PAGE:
The foot did not have any epidermal changes that were concerning for cancer as visualized in Figure 1.  She did not have appreciable fluctuance but did have tenderness to palpation overlying the third metatarsal with mild edematous changes.  No erythema was noted to the foot. On initial imaging, there was nonspecific increased uptake in a ceretec bone scan along the midfoot of the left foot (Figure 2).  Follow-up left foot radiographs in AP and lateral views showed near complete destruction of the third metatarsal as seen in Figure 3A and 3B. The bone scan and radiograph findings were immediately concerning for possible osteomyelitis.  A preoperative MRI was ordered and showed a large enhancing lesion measuring 4.7×3.6×5.8cm in the space of the third metatarsal identifying a neoplasm rather than infectious process, seen in figures 4A and 4B. It was most important to identify the cause of the osseous destruction, so an incisional biopsy was scheduled.  The biopsy was performed utilizing a dorsal incision and identifying a yellowish soft tissue mass (Figure 5) with very little identifiable remnants of the third metatarsal. Two pathology samples were taken, one of which sent to pathology for stat frozen section intraoperative biopsy that determined it was a clean margin.  Pathological examination of the excised mass was positive as a site for metastatic squamous cell carcinoma and positive immunohistochemical staining for CK 5/6, P40, and weakly positive GATA3.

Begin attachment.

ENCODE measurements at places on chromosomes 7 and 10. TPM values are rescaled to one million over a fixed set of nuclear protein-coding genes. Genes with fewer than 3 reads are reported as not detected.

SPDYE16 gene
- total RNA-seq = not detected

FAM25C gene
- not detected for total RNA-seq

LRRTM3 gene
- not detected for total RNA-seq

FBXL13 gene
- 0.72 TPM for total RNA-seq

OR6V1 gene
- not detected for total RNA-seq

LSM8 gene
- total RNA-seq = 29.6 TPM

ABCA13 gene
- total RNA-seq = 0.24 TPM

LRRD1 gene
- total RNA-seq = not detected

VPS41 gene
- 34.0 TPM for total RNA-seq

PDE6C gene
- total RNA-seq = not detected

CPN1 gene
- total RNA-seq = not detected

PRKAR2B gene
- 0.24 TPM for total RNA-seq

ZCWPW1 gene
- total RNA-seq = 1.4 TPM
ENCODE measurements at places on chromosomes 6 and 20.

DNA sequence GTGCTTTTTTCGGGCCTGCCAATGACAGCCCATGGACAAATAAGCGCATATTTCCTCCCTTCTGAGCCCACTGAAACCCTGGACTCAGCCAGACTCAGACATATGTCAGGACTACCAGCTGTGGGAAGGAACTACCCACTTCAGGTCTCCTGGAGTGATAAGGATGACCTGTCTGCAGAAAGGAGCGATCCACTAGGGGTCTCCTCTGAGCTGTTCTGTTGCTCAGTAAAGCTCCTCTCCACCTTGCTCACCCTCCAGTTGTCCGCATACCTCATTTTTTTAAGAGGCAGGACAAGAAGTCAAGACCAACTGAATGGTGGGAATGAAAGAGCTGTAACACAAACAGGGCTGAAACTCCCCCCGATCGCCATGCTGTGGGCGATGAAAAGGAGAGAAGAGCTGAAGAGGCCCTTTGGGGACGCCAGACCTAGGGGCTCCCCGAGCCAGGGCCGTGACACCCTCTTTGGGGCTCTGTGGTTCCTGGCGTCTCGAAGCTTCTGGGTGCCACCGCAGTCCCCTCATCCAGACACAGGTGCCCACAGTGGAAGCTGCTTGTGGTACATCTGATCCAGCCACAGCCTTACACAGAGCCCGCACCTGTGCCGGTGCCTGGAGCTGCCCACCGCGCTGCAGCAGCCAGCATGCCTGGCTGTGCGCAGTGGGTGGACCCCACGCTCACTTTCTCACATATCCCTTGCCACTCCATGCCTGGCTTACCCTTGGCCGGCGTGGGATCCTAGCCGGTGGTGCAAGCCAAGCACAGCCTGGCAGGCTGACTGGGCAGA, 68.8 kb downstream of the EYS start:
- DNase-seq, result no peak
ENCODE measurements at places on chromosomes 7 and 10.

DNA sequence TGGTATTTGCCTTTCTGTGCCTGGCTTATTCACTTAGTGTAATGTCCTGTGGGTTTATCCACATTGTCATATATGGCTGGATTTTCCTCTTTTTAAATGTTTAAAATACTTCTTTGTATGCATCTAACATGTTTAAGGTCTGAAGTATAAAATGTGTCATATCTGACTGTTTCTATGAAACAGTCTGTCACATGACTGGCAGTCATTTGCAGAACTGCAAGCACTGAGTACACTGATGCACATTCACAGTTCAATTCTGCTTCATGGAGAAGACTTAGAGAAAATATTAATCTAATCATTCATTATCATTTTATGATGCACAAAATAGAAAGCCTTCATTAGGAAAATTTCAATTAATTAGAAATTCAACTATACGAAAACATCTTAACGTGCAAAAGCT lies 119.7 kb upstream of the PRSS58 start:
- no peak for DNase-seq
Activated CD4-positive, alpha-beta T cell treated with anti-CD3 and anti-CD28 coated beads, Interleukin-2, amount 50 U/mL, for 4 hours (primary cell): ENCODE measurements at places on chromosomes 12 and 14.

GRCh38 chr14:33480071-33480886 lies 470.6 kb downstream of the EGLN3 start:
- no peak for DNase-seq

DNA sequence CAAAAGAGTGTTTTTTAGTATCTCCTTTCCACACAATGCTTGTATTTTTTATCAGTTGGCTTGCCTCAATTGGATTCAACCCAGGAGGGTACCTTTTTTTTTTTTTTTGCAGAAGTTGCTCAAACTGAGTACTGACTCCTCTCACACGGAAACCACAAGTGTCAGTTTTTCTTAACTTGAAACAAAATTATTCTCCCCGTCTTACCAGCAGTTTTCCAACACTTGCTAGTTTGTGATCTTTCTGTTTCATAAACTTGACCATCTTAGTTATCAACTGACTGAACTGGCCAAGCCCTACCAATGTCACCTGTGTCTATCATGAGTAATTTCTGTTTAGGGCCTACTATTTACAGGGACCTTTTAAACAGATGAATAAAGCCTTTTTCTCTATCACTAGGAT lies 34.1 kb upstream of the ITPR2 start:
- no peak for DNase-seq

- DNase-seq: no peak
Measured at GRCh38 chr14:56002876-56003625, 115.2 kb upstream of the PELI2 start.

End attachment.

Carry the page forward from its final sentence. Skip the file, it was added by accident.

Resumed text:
Figure 4 A T2 weighted MRI with soft tissue mass overlying third metatarsal area measuring 5.84cm longitudinally (A). Coronal slice of T2 weighted MRI view demonstrating the extent of soft tissue mass (B).